A hands-on Crist dives into crisis
By BRADY DENNIS, CATHERINE SHOICHET and JONI JAMES
Published February 2, 2007
LAKE MACK, Fla. — Gov. Charlie Crist had just landed unannounced in this eastern Lake County community Friday when an aide handed him a mobile phone: President Bush was calling.
Surrounded by reporters, Florida’s new governor talked to the brother of the man he’d just replaced.
Within moments, he’d extracted a promise that federal aid would arrive soon.
“Thanks, buddy,” Crist said as he ended the call.
Thirty-one days after the new governor took office, deadly tornadoes across Central Florida provided the first glimpse of Crist as Florida’s chief crisis manager.
He succeeds a master of the craft. Gov. Jeb Bush’s leadership after eight hurricanes in 2004 and 2005 earned him bipartisan accolades, even as his own brother bungled the federal response to Hurricane Katrina.
It was quickly clear, less than 12 hours after the Groundhog Day tornadoes began, that Crist would have a more casual style. He was quick to the scene, making several unannounced visits across Lake and Volusia counties.
When a mother of five in Lady Lake complained of having no food, he got some for her.
On some routine administration matters, it was too soon to tell if Crist’s team was succeeding. Statewide status reports of how resources were being deployed were not available Friday.
Crist arrived at Lake Mack, a tiny community between Paisley and DeLand, by chance.
Moved by what he saw from his helicopter, he ordered the entire entourage to land. It left his security detail scrambling to round up officers to protect the governor.
Crist eventually inched away to talk to some of those who had felt the brunt of the storms.
“God bless you,” Crist said to a woman. “What’s your name?”
He rubbed her shoulder and moved on.
“I gotta say, it’s inspiring,” said Maj. Gen. Doug Burnett, who led Florida’s National Guard for five years and was traveling with Crist. “It shows his leadership style. He saw people in devastation and said, 'Can you put it down there?’ I think his heart and soul is right here with the people.”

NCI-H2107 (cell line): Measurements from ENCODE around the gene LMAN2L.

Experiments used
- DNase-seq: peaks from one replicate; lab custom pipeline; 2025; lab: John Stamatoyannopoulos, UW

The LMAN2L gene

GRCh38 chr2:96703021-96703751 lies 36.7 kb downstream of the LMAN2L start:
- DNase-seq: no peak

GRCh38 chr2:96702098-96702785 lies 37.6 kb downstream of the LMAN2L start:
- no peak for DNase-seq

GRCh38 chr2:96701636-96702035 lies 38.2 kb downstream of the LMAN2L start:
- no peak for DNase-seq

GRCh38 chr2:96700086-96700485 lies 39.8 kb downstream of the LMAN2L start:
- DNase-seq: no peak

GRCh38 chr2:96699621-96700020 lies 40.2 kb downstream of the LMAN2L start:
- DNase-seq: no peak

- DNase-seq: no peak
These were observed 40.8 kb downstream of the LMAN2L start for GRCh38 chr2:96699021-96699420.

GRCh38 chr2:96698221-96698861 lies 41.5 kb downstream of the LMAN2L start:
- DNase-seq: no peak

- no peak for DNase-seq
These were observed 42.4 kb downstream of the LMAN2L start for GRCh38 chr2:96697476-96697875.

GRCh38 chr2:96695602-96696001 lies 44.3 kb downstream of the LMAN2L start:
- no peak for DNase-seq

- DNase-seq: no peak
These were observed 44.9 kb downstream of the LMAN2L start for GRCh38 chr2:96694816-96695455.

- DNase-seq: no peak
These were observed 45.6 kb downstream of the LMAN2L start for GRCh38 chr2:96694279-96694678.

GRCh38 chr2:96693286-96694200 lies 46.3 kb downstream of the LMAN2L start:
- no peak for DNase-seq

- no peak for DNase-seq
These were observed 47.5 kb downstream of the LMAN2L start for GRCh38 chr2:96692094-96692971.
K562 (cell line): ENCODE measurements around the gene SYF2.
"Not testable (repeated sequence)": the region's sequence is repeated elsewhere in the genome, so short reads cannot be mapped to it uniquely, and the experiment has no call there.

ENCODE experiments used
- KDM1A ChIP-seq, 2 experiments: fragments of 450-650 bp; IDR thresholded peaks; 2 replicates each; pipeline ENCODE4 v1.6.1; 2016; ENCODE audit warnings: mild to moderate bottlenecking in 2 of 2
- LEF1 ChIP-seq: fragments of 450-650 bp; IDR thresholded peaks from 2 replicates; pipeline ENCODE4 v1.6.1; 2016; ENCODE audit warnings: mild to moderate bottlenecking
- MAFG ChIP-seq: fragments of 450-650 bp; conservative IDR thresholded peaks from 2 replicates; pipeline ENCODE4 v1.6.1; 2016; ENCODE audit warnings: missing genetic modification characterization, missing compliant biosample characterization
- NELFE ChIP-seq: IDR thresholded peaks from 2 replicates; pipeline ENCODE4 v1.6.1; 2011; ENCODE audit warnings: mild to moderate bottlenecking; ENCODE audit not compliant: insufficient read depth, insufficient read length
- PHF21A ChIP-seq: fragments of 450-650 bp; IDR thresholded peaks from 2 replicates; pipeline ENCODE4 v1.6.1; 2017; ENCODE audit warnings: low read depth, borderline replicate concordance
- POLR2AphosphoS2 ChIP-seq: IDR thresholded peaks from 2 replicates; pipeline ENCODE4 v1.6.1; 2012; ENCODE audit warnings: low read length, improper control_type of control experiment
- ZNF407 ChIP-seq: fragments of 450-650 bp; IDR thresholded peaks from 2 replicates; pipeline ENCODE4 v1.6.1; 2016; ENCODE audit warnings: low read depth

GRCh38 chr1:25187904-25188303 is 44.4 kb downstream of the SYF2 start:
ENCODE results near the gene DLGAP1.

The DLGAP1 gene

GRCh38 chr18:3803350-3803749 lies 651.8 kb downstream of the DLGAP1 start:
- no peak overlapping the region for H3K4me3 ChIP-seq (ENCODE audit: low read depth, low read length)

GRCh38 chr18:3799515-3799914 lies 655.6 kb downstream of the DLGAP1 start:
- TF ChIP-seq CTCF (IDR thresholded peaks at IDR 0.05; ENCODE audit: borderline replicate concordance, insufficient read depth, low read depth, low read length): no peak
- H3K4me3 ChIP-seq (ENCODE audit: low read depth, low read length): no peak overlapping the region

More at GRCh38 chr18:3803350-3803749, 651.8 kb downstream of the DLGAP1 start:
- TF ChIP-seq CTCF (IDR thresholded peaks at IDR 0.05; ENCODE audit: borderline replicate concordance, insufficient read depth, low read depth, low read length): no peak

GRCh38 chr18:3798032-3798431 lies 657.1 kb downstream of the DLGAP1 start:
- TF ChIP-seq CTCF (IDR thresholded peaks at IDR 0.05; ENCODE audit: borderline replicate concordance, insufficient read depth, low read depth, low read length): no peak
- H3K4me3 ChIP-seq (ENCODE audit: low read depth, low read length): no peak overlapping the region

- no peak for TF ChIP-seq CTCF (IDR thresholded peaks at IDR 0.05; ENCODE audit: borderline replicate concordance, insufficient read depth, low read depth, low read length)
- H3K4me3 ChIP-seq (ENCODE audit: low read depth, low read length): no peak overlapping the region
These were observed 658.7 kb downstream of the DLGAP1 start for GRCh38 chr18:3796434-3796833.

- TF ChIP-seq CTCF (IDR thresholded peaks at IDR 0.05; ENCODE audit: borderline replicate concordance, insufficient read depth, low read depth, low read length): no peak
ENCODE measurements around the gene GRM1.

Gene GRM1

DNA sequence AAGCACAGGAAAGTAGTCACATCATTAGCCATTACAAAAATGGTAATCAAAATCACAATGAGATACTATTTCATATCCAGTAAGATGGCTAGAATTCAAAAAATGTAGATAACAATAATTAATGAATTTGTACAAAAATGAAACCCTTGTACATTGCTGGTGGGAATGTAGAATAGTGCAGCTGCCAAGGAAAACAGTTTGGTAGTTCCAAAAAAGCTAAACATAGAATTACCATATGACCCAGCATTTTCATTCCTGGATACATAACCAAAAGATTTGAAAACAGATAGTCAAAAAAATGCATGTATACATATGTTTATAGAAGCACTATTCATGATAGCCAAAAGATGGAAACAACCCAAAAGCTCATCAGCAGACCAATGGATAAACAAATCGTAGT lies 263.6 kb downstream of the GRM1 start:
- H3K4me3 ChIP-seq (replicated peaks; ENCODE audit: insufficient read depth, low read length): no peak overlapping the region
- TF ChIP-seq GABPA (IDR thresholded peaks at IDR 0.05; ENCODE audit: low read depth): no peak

A wake-up call
The governor’s long day began before daybreak with a 5 a.m. e-mail alert from the state emergency operations center.
At the governor’s mansion, Crist got his first formal briefing by phone from Chief of Staff George LeMieux about 7:30 a.m. They canceled two news conferences on Crist’s 2007 budget.
Then, Crist took a call from Craig Fugate, the state’s emergency management director. The news was grim: fatalities, massive property damage.
Crist dressed in jeans, loafers and a navy State Emergency Response Team polo shirt. By 8:30 a.m. he was at the emergency operations center in south Tallahassee, signing an executive order declaring a state of emergency, talking to FEMA and Homeland Security, and being briefed by Fugate’s team.
Two hours later he made his first public statements.
“This is one of the most important things we do in government, is to protect and serve our citizens, and that’s
exactly what’s happening here,” Crist said.
But unlike Bush, Crist deferred to Fugate to answer most questionss. Within an hour, the governor’s entourage was on a plane, headed for Brooksville to rendezvous with military helicopters.
The worst he’s seen
By 5 p.m., Crist had hopscotched to Volusia County and back to Lake County, his helicopter landing outside the demolished Lady Lake Church of God.
He met with Pastor Larry Lynn and gave a live interview to CBS Evening News’ Katie Couric.
“This is incredible devastation,” said Crist, who toured damage from the 2004 and 2005 hurricanes as attorney general. “I’ve seen the worst devastation I’ve ever seen in my whole life today.”
As Crist walked toward an SUV waiting to take him deeper into the devastated area, a woman stepped in front of him. “Are you going to talk with the people who live on this street?” she asked.
The woman complained that she and her five children had been trapped at home without electricity, stopped from leaving her street by traffic and utility crews. She told Crist she was hungry. Another neighbor said they were unable to get food and baby formula.
“I’ll go get it for you. … I’m going to get in this car right now and I’ll get it for you,” he said.
Ten minutes later, he returned carrying grocery bags full of water, milk and potato chips.
Times staff writer Alex Leary and Jennifer Liberto contributed to this report.